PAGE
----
New American plays mirror transitional theme

by Jennifer de Poyen | Apr 25, 2001
New American plays mirror transitional theme During the traditional gathering of critics, producers, theatrical agents and Hollywood scouts at the 25th annual Humana Festival, much of the talk centered on the future of the country`s most prominent showcase of new plays.

How will Humana change now that its founding director, JonJory, has moved on to a teaching job in Seattle? Will we ever see another offering by Jane Martin, the reclusive playwright - widely believed to be Jory himself - who is Humana`s most produced author? Will there be a nurturing climate for playwrights now that the festival`s beloved literary manager, Michael Bigelow Dixon, is leaving?

And how will the tastes and practices of Marc Masterson - the newly appointed artistic leader of Actors Theatre of Louisville, which produces the festival - affect the impact and direction of the annual gathering?

It was hard to read the tea leaves in this year`s plays, which were largely commissioned under the old regime. If there was a trend among the six new full-length works by Richard Dresser, Eduardo Machado, Melanie Marnich, Jane Martin, Charles L. Mee and Mac Wellman, it was a move away from stage realism, the reigning aesthetic of the American theater. But that shift was already well under way before Masterson, who nurtured relations with the experimental community through his post at Pittsburgh`s fringelike City Theater, took the helm at Louisville.

One change that`s likely to come under the new artistic director`s tenure is a greater openness to diverse theatrical voices. For this year`s popular Phone Plays, Masterson invited five small, adventurous troupes from around the country to create the three-minute works that patrons experience by telephone in the theater`s lobby.

The telephone format is too reductive to draw conclusions about Masterson`s instincts and abilities as a new-play curator. But there was no denying the urgency of Jennifer Nelson`s "Somebody Call 911," a vital, disturbing portrait of an abusive family, performed by Deidra LaWan Starnes and KenYatta Rogers of the Washington, D.C.-based African Continuum Theatre Company, or the narrative gifts of San Francisco`s Brighde Mullins, whose "Click" centers on a late-night conversation between a woman and her locked-up-in-rehab lover.

Unlike last year`s gathering, at which Mee`s raucous, startlingly inventive "Big Love" entranced critics and audiences alike, this year`s experimental offerings didn`t seem to engage the crowds, or even many critics. If one play seems to have legs, it`s Machado`s passionately political, though problematic, "When the Sea Drowns in Sand," due in New York this fall for a commercial off-Broadway run.

Audiences at Louisville stood and cheered for Machado`s sometimes poetic, astutely cast play, which explores questions of identity and exile, and Elian-inflamed relations between Cuba and the United States, so my sense that it needs some fixes, or perhaps a new medium, is doubtless a minority view. So is the perspective (also mine) that Mee`s new play and particularly Wellman`s musical collaboration with San Diego composer Michael Roth are more worthy of praise and future productions.

Mee`s post-"Big Love" showing was "bobrauschenbergamerica," an effervescent, poetic and poignant theatrical collage about the artist Robert Rauschenberg, whose work in Pop Art, alongside Jasper Johns`, helped alter how we see art and life in America.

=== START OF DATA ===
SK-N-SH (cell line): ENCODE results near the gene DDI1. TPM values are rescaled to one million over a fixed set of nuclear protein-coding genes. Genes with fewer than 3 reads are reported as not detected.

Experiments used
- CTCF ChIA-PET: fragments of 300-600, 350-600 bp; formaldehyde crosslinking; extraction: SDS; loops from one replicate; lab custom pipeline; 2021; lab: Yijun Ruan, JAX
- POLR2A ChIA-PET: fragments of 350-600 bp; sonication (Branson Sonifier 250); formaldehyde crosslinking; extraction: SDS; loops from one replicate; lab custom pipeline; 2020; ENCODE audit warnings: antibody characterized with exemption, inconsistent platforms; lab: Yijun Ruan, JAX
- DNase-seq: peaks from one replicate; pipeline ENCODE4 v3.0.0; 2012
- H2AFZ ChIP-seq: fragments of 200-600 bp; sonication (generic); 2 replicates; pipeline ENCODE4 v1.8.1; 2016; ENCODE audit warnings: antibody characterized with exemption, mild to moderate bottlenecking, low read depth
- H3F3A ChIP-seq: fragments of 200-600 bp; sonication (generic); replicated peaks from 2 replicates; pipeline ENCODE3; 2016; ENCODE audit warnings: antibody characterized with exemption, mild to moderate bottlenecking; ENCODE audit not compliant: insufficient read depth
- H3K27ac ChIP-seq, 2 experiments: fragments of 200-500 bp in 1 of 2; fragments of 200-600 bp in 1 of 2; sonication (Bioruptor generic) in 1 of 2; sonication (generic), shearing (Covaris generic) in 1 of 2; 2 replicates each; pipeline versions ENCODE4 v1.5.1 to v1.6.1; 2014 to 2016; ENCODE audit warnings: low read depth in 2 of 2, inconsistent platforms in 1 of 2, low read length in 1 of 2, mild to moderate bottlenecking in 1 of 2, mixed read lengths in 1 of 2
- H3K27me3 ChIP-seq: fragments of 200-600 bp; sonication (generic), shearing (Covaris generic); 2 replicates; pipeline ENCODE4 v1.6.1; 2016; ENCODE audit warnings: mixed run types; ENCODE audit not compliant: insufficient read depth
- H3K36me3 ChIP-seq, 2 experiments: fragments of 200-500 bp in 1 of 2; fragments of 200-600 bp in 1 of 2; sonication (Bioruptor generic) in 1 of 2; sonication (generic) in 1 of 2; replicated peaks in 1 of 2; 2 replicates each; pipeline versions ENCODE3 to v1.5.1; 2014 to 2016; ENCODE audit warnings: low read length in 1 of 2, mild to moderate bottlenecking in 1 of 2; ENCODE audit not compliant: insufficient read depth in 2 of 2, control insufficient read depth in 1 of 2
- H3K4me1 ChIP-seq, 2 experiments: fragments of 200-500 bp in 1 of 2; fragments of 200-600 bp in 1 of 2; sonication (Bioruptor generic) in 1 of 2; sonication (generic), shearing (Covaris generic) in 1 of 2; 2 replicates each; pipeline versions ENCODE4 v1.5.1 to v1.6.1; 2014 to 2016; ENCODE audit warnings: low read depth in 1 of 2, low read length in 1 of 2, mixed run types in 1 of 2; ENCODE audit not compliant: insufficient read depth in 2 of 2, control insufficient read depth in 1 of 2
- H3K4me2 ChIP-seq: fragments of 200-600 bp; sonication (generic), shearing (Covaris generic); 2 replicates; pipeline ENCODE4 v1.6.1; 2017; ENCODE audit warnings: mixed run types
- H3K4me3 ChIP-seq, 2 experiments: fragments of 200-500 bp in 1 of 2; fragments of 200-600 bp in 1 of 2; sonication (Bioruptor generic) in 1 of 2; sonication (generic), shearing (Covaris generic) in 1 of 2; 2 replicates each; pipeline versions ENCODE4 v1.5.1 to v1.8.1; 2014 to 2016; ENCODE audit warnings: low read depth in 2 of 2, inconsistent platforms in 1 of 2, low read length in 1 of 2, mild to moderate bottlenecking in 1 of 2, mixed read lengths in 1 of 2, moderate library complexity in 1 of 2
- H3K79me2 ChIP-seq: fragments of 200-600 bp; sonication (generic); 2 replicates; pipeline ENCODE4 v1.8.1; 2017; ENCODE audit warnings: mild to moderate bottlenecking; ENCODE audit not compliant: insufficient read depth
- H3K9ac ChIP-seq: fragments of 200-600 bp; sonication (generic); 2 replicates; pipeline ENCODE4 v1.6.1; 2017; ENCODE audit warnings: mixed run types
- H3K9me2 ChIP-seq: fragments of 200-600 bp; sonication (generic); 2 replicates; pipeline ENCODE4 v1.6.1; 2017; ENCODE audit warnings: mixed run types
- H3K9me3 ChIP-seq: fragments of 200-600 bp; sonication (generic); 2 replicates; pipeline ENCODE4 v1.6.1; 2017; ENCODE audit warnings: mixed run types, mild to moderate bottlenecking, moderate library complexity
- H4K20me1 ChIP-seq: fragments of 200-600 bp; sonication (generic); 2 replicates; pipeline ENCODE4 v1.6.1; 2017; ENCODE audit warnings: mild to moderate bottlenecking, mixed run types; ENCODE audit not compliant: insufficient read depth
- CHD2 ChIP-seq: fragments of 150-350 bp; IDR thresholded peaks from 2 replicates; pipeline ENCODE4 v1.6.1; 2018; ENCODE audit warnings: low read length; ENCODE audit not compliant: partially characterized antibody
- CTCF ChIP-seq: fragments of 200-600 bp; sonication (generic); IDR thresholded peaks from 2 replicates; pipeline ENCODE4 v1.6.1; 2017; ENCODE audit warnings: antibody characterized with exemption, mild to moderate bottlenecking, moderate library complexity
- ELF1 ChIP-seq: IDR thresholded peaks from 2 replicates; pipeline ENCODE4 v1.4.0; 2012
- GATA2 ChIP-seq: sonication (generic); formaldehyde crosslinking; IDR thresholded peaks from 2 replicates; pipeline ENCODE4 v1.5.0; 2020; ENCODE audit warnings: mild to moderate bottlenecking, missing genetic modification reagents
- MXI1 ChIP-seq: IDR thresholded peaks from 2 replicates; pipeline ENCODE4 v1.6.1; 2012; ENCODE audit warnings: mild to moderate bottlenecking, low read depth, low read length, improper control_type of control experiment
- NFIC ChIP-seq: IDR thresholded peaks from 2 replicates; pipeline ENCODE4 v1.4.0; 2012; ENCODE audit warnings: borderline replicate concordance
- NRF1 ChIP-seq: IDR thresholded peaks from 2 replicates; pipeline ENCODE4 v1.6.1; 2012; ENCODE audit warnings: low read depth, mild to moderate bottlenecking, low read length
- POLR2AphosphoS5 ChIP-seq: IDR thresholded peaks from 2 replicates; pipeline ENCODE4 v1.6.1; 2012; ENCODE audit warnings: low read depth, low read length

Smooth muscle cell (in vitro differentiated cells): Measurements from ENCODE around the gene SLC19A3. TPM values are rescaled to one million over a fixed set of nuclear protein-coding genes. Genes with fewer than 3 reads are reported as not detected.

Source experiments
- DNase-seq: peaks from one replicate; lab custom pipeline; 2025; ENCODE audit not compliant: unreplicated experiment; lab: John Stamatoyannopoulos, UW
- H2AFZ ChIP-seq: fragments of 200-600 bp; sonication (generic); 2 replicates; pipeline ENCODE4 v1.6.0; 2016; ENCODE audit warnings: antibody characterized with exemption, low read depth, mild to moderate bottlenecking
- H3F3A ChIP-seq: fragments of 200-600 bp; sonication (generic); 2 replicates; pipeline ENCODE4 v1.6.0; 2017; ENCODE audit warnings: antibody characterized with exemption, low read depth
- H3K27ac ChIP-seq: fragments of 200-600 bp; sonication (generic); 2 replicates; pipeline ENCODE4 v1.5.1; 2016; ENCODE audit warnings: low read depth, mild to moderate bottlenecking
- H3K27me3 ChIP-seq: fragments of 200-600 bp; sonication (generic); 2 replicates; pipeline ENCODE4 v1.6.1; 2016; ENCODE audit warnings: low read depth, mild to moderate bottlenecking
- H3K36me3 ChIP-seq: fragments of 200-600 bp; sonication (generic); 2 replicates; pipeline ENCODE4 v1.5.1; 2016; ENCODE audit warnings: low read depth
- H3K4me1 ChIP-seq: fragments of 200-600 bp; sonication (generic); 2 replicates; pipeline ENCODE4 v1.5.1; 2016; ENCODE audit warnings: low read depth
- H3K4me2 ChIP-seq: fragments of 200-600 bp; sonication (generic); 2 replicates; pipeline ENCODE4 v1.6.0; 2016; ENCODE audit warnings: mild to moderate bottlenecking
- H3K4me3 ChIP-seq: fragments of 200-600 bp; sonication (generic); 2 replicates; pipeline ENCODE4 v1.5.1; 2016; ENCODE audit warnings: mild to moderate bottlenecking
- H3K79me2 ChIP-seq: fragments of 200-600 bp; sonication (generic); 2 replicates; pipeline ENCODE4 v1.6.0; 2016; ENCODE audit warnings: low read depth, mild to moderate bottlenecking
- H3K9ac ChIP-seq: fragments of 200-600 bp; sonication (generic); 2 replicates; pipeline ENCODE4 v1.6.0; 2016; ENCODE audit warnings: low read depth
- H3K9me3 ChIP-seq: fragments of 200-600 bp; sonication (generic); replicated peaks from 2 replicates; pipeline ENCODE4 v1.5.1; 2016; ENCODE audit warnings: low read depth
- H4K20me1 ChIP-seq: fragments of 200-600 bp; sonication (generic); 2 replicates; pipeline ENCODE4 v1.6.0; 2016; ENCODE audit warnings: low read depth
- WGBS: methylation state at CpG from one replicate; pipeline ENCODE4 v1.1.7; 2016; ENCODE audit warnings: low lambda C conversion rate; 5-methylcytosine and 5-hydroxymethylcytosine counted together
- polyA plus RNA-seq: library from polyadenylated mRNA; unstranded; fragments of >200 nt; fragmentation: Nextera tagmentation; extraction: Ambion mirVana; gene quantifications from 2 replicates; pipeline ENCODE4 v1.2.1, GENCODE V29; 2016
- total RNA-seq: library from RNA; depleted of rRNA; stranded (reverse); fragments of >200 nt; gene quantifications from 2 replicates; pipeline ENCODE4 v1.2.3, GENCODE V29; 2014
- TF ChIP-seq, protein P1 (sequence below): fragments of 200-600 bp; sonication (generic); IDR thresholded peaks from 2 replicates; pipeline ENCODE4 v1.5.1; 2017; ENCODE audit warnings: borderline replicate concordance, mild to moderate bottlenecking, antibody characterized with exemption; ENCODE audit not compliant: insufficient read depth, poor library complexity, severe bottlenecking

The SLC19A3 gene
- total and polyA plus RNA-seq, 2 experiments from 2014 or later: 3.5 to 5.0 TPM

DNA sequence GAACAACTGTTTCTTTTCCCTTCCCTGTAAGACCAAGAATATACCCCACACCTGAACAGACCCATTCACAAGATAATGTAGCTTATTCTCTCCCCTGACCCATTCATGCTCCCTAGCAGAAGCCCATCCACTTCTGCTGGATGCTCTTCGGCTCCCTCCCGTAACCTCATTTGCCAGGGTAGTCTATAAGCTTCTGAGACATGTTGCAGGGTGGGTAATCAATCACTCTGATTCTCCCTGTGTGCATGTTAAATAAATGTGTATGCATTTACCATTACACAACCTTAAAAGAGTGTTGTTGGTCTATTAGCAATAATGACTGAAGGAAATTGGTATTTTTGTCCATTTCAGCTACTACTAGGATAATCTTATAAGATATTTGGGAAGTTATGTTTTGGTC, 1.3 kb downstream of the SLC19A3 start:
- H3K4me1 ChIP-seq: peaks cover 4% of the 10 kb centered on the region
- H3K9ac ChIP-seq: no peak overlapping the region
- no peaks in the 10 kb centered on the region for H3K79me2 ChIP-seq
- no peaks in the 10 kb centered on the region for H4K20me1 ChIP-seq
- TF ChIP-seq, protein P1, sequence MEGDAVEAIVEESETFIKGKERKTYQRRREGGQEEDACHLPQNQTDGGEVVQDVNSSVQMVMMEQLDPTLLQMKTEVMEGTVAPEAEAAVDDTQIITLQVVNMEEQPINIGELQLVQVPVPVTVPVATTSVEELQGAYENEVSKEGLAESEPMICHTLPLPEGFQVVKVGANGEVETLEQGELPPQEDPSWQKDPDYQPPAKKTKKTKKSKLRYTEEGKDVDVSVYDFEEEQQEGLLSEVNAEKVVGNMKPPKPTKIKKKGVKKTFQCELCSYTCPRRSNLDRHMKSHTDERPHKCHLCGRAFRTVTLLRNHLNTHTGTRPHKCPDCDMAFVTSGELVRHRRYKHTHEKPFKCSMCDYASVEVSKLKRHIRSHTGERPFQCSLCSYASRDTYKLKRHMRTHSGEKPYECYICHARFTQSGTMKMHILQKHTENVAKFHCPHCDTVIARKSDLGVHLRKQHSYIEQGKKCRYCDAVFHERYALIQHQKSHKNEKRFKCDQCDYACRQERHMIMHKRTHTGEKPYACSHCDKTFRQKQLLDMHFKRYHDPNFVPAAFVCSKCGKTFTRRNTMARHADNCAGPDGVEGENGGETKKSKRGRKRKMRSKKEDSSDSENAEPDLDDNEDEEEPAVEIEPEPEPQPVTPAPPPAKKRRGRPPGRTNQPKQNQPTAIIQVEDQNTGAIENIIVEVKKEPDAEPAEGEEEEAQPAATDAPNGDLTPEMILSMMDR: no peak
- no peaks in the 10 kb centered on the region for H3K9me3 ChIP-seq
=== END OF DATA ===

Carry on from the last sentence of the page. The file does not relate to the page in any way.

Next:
Over the course of Mee`s absorbing, colorful play, we never hear the word "combine," the term Rauschenberg coined to describe his groundbreaking works that mix painting and sculpture, and painting and found objects. But the play, as directed by Anne Bogart for her SITI Company, is alive with that feeling of creative freedom, and the sense that the best art sings the songs of real life. "Painting relates to art and life," Rauschenberg once said, famously. "I try to act in the gap between the two." Mee`s play, too, occupies that space.

Seen in the context of Mee`s earlier works and Bogart`s experimentalism, "bobrauschenbergamerica" is an unusually accessible, not to say linear, piece of theater. It draws playfully on the culture of mid-century life (the terrific Kelly Maurer, as Bob`s Mom, is the quintessence of the perfectly coiffed, immaculately aproned housewife; exuberant lovers Akiko Aizawa and Leon Ingulsrud Ingulsrud do face-plants in a slip-and-slide doused with dry martinis and olives, while pointing to the assertive, persistent American underbelly of violence, dislocation and alienation. (Ed Araiza`s Becker, a wistful and filthy derelict, remembers a childhood in which "you could walk to the end of the block and step right into the countryside"; Gian-Murray Gianino`s creepily calm Pizza Boy recounts the mass murders he committed.)

And like much of Mee`s and Bogart`s work, the play blends in song and dance - disco beats, Cuban songs, romantic ballads, square dance tunes - suggesting both the joy and sweep of Pop Art, as well as the mongrel nature of American culture.

From the very first scene, when the actors rip away a Rauschenbergian white-on-white canvas to reveal James Schuette`s striking Jasper Johns-inspired set - an enormous, starlit American flag - the audience is engaged in a sensuous, ebullient meditation on the relation between art and life. "I would just take delight long-term," a man tells his lover near the end of the play, during an exchange that`s soon echoed by another couple. It`s a sentiment that resonates equally in the realm of the real and the province of art.

Mee`s new work wasn`t the only play to provoke thoughts of the relationship between art and life, between artifice and realism. Paradoxically (or not, depending on your point of view), the plays that honed most closely to stage realism - Martin`s inconsequential, B-movie horror-Western parody "Flaming Guns of the Purple Sage," directed by Jory, and Dresser`s cartoonish, cringe-inducing melodrama "Wonderful World," directed by Masterson - were the least engaged in the concerns of people who live in the real world.TRUE PORTRAITS